Bring it to Barb

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Dear Barb,

We think we know when we are in love, but it’s usually not until hindsight kicks in that we notice the spell we were under. Are we to blame? Is there science behind love and how intoxicating it can be?

Signed,

Lovestruck Too Fast

 

Dear Lovestruck,

We have been sold the idea that love is all-consuming and always comes with a happy ending. Truth told, those over-the-moon emotions can be broken into three forms of attachment: lust, attachment and attraction. Each one serves a purpose and causes the release of different hormones within our bodies. When studied by biological anthropologists, interesting things were learned.

Lust triggers the release of testosterone and estrogen with the goal of sexual gratification and fulfilling biological reproduction needs. Attraction releases dopamine, norepinephrine and serotonin, creating a euphoric feeling in the centers of the brain. Attachment is rooted in companionship and a mutual desire to grow and support each other. The brain releases oxytocin and vasopressin, which fuel deep bonds.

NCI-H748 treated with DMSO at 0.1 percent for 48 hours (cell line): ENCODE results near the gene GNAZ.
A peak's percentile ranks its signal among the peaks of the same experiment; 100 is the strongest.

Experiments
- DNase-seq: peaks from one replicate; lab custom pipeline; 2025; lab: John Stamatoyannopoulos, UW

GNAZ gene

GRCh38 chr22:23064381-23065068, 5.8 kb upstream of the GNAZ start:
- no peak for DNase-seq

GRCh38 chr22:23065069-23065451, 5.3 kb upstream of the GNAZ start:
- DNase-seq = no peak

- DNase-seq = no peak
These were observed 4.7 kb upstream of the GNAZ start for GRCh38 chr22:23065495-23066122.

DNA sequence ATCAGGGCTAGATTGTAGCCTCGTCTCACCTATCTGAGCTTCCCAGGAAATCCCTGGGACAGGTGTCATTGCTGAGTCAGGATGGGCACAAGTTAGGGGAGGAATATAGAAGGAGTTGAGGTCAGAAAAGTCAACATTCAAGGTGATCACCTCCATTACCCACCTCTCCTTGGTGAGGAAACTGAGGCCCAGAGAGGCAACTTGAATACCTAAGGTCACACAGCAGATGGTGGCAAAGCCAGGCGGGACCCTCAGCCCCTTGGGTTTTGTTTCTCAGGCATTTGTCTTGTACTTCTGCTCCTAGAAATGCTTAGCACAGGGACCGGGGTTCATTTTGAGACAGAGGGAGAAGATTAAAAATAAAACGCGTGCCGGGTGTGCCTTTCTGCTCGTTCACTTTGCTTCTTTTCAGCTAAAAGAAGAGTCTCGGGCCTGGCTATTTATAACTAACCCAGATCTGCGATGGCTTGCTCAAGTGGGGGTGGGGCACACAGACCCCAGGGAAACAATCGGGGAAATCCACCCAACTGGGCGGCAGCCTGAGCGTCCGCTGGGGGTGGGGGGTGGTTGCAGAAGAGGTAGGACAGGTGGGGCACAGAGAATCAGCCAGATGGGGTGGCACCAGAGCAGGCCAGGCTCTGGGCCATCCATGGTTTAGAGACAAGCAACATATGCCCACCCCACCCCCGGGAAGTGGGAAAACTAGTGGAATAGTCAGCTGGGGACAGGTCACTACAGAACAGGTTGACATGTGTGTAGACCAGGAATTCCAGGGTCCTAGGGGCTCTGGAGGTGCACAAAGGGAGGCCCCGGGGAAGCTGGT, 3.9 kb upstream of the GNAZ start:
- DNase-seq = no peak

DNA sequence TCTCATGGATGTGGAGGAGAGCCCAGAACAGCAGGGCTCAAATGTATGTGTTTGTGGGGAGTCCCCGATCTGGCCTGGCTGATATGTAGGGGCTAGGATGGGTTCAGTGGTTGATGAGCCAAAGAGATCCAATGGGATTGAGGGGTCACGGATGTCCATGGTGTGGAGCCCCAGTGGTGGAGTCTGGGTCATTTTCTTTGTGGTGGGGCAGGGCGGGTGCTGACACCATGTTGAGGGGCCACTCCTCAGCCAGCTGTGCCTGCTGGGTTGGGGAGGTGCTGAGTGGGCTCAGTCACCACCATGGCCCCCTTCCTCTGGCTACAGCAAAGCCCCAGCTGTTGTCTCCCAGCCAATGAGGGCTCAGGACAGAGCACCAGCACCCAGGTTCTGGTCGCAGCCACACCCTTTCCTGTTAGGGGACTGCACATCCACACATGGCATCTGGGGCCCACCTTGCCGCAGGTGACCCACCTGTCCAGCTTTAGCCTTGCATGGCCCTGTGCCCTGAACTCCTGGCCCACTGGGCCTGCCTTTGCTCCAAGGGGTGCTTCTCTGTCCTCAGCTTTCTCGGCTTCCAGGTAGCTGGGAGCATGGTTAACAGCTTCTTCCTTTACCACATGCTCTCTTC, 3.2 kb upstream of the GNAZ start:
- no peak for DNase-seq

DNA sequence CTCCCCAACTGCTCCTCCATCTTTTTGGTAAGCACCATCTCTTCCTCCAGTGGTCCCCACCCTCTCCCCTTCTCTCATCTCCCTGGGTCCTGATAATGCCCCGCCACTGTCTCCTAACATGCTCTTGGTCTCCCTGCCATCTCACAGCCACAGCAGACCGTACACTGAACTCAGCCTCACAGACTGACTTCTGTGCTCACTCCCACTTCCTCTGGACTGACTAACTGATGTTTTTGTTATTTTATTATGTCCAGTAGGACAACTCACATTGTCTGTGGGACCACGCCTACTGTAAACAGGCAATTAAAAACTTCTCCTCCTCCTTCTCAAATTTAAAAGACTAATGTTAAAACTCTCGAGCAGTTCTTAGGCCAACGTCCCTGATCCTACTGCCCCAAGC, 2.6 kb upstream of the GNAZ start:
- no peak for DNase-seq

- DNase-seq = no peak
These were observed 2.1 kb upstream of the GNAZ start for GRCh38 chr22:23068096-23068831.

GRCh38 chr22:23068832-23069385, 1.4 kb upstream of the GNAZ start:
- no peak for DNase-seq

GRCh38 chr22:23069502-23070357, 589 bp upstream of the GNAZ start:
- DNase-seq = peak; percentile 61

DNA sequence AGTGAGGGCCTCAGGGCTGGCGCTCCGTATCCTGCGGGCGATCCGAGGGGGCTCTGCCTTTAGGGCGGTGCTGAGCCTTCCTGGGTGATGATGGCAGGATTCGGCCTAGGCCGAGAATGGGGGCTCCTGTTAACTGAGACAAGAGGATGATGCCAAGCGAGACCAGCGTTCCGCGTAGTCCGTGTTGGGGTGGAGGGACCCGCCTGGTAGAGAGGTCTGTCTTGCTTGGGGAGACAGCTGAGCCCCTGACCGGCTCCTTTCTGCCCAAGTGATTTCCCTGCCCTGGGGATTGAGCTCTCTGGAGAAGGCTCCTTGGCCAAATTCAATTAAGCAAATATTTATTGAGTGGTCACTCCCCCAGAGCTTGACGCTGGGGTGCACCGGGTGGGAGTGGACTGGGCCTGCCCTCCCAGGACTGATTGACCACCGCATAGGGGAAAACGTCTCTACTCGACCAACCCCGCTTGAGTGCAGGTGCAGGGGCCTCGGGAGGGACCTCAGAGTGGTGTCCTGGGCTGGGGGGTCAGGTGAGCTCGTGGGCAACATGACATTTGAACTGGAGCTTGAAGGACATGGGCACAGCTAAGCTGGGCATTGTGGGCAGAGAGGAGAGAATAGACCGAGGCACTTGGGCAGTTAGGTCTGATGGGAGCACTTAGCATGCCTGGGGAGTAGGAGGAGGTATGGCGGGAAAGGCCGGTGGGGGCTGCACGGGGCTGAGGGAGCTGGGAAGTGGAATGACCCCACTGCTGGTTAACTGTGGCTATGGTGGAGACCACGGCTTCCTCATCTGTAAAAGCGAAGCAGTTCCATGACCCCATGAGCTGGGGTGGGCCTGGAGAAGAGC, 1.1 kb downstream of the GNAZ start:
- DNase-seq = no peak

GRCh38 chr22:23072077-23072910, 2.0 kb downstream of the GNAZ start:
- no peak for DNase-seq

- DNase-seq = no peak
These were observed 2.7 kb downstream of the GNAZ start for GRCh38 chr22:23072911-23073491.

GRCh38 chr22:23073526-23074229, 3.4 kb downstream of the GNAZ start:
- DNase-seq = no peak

How can you tell what you’re truly feeling? When you lust, you crave sex. Lust is powerful and takes reason away from the heart, often temporary. Love can spark heat in the beginning, but what differentiates it from other forms of attachment is the desire to become emotionally closer to the person. You want to listen to their needs, create safe space, see their vulnerability and plan a future.

What kinds of conversations are you having? If you find you rarely want to dive into their past, beliefs, interests or anything beyond “What’re you up to?,” it may be just a lust thing.

Ask yourself if you would take this person to a movie you’ve been dying to see? Or a sibling’s birthday party? Love is when we can be out together sharing experiences; lust is when we create our own bubble and keep them closed off, or end up at each other’s place rarely interacting with the outside world.

Another key indicator of love is when talking about your new guy or girl and future plans. Are you using “we” or “I” in conversations?

An easy test is to ask yourself, “What am I willing to sacrifice?” When you truly love someone, you are willing to make sacrifices within your own life to ensure that you are building a partnership. If you aren’t willing to compromise at all, it may just be lust. Barb Rock is a mental health counselor and the published author of “Run Your Own Race: Happiness after 50.” Send any questions related to mental health, relationships or life issues to her at BarbRockrocks@yahoo.com.

 

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